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FDR’s “Lucky” Campaign Hat (MO 1945.58.20)
This hat is one of several distinctive “lucky” felt hats Franklin D. Roosevelt wore during his four presidential campaigns. As you can see in the photos below, these trademark fedoras were a common sight on the campaign trail.
After the 1940 election, Roosevelt generously donated this hat to be auctioned at a fundraiser for the Motion Picture Relief Fund (MPRF). Well-known actors Edward G. Robinson and Melvyn Douglas—both strong FDR supporters—jointly purchased the hat for $3,200 (roughly $50,000 in today’s dollars). This act by the President was a surprise to some, including the First Lady. “The President is very superstitious about that hat, I never expected him to part with it,” she told Jean Hersholt, actor and President of the MPRF.
During the summer of 1944, as Roosevelt campaigned for a fourth term as president, Robinson and Douglas returned the hat to the President. At the time, Robinson was entertaining troops overseas and Douglas was serving as a captain in the US Army. “I believe most men have a special affection for their old hats,” wrote Grace Tully, FDR’s secretary, in her response.
After winning the 1944 election, FDR gave this hat to the Roosevelt Library. The hat will be on display in the Library’s new permanent exhibit, opening June 30, 2013.
1936 Podium (M.O. 2007.125)
This aluminum and steel podium was specially designed for use by FDR during a 1936 presidential campaign stop at the new Municipal Auditorium in Kansas City, Missouri—an immense structure built with funds from the New Deal’s Public Works Administration (PWA). A plaque inside the podium reads, “Presented by the citizens of Kansas City, Missouri/ to the honorable/ Franklin Delano Roosevelt/ President of the United States of America/ on the occasion of his dedication/ of the new Municipal Auditorium/ October 13, 1936/ H.F. McElroy, city manager.” Following the President’s speech the podium was shipped to the White House. It was later transferred to the National Archives and Records Administration.
With considerable physical effort, using specially designed podiums such as this one, FDR was able to deliver his speeches from a standing position while supporting himself with his arms. Wearing leg braces, the President would approach a podium like this one with the aid of a cane and the strong arm of a companion. They supported his weight while he pitched his body forward. He then placed his hands on the arm rails at the back of the podium and, using his arms to hold his weight, moved himself forward the last few steps.
Though it appears to be an ordinary podium from the front, this one has thigh-high extensions in the back, providing the necessary stability to support the President’s weight. The podium’s six feet could be bolted to the floor to add further support. With its raised panels and modern materials, this podium is particularly attractive and well-built, in keeping with its intended use at the dedication of a newly minted building. It includes two handsome presidential seals on the front. Other podiums FDR used were more utilitarian in design and materials (see photo below). But all served to allow the President to stand while delivering his speeches.
FDR’s stop at the new Kansas City auditorium was part of a ten-day campaign tour that began on Thursday, October 8, 1936 when he, Eleanor, and a delegation of family and close political associates left Hyde Park by train. During this tour the President visited eleven states. Traveling by train, he made speaking stops in Illinois, Minnesota, Iowa, Nebraska, Wyoming, Colorado, Kansas, Missouri, Michigan, Ohio, and New York before returning to Hyde Park on October 17.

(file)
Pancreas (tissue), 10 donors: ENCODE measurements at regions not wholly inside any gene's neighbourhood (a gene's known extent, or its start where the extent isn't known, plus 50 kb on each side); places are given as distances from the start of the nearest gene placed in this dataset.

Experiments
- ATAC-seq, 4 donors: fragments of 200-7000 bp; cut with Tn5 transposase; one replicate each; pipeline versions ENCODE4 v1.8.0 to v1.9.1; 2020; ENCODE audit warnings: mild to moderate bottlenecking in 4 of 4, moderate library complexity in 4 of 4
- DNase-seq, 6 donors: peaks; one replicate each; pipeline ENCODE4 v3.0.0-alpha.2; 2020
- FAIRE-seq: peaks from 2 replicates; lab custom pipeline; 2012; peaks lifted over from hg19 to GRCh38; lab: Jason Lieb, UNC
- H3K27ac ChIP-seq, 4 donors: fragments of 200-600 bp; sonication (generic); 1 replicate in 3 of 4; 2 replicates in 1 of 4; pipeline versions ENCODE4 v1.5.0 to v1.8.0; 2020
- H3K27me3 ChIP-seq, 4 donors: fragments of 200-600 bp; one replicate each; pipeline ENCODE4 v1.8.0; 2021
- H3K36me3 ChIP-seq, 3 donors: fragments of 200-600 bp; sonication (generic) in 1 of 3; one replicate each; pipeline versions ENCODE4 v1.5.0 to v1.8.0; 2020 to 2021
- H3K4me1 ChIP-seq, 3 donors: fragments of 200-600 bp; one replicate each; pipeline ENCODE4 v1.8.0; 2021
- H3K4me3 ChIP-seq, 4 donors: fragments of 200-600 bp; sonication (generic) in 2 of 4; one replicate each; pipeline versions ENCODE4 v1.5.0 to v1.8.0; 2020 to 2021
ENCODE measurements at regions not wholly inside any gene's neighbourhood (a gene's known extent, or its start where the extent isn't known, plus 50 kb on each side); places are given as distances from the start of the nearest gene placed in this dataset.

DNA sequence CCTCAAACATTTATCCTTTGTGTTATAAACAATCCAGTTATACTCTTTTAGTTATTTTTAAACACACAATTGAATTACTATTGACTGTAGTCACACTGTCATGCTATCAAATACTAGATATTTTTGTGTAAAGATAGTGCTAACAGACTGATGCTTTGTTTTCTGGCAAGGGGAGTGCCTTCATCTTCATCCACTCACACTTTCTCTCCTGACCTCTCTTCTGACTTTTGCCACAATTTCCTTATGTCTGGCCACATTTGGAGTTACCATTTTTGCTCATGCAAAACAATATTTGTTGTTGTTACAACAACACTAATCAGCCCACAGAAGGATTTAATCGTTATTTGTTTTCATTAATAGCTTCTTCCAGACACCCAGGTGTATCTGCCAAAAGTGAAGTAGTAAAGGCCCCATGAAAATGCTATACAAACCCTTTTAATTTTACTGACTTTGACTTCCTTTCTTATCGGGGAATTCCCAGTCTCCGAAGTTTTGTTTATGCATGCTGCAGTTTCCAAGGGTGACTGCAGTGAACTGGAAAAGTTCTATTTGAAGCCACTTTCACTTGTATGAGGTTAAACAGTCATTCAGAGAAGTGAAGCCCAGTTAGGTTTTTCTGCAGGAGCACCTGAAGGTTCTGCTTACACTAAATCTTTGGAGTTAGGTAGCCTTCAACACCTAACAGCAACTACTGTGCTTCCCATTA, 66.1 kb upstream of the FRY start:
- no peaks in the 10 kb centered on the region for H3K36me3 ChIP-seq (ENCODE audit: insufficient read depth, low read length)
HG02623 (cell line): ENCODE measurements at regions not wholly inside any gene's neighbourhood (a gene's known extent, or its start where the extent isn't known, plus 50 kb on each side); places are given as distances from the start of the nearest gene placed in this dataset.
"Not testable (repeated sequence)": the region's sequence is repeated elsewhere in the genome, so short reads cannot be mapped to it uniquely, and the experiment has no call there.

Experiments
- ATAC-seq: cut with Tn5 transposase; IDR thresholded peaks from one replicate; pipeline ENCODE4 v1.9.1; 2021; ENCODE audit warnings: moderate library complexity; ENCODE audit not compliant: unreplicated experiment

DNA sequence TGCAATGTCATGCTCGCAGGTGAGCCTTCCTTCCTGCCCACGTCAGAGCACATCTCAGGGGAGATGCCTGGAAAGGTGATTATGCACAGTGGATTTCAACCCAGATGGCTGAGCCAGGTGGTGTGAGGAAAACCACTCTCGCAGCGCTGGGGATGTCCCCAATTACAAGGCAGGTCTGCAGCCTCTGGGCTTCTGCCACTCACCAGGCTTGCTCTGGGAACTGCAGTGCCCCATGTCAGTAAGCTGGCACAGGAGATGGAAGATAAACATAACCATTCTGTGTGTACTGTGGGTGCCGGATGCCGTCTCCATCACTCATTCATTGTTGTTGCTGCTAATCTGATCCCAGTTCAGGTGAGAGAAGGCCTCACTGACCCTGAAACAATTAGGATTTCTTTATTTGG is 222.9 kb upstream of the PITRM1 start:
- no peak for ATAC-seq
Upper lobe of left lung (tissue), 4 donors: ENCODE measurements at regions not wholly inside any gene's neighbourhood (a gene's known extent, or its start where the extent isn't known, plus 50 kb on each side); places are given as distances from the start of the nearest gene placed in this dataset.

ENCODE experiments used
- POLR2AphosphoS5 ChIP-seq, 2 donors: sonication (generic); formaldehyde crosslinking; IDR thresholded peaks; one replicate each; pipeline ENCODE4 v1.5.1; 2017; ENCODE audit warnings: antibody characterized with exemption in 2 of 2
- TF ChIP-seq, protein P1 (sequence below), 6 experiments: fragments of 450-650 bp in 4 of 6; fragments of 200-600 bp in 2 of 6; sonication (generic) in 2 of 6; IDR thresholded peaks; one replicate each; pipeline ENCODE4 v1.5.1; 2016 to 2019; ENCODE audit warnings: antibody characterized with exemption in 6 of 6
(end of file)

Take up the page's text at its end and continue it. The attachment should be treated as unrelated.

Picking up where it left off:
The Kansas City stop on October 13 was the fifth of six train stops on that date. Roosevelt’s day began with a speech in Wichita, Kansas. Next he gave three “rear-platform remarks” from the back of his train in Florence, Emporia, and Olathe, Kansas. After his speech at the auditorium in Kansas City he returned to the campaign train and gave one last talk from back of the train in Carrollton, Missouri.
In Kansas City, FDR spoke to a packed house, including a large group of young people seated in the front rows. He directed his remarks toward this new generation, who were growing up during very difficult economic times:
“As we take stock, we recognize that the most priceless of our human assets are the young men and women of America–the raw material out of which the United States must shape its future.… And so, the highest duty of any Government is to order public affairs so that opportunities for youth shall be made ever broader and firmer.”
FDR touted his administration’s investment in institutions that served youth, especially schools. “The school,” he noted, “is the last expenditure upon which America should be willing to economize.” He also extolled New Deal initiatives like the Civilian Conservation Corps (CCC) and the National Youth Administration (NYA) which were helping young people find direction, work, and education and giving them hope for the future.
1932 Presidential Campaign
Franklin Roosevelt’s nomination for President by the Democratic Convention in Chicago in July 1932 led to one of the momentous campaigns in American political history.
Saddled with responsibility for the Depression, President Hoover would have been vulnerable to almost any opponent in 1932. FDR’s advisors were unanimous in urging him to play it safe and wage a front porch campaign; his running mate, John Nance Garner of Texas, told him, “All you have got to do is stay alive until election day.”
But from his first political venture in upstate New York, FDR had personally exulted in active campaigning, and in 1932 he felt the times and the mood of the country required no less.
Accordingly he campaigned the length and breadth of the land, carrying his message into forty-one states and making a score of major addresses as well as hundreds of whistle-stop appearances. It was the most active presidential campaign to that time.
Some of the positions FDR advocated for during the campaign, such as a commitment to lower taxes, balance the budget, and cut the Federal bureaucracy by 25%, came back to haunt him later. But his energy and personal charm nevertheless carried him to a sweeping victory on November 8, winning forty-two of the forty-eight states, an electoral vote margin of 472 to 59, and a popular vote of 22.8 million to Hoover’s 15.7 million.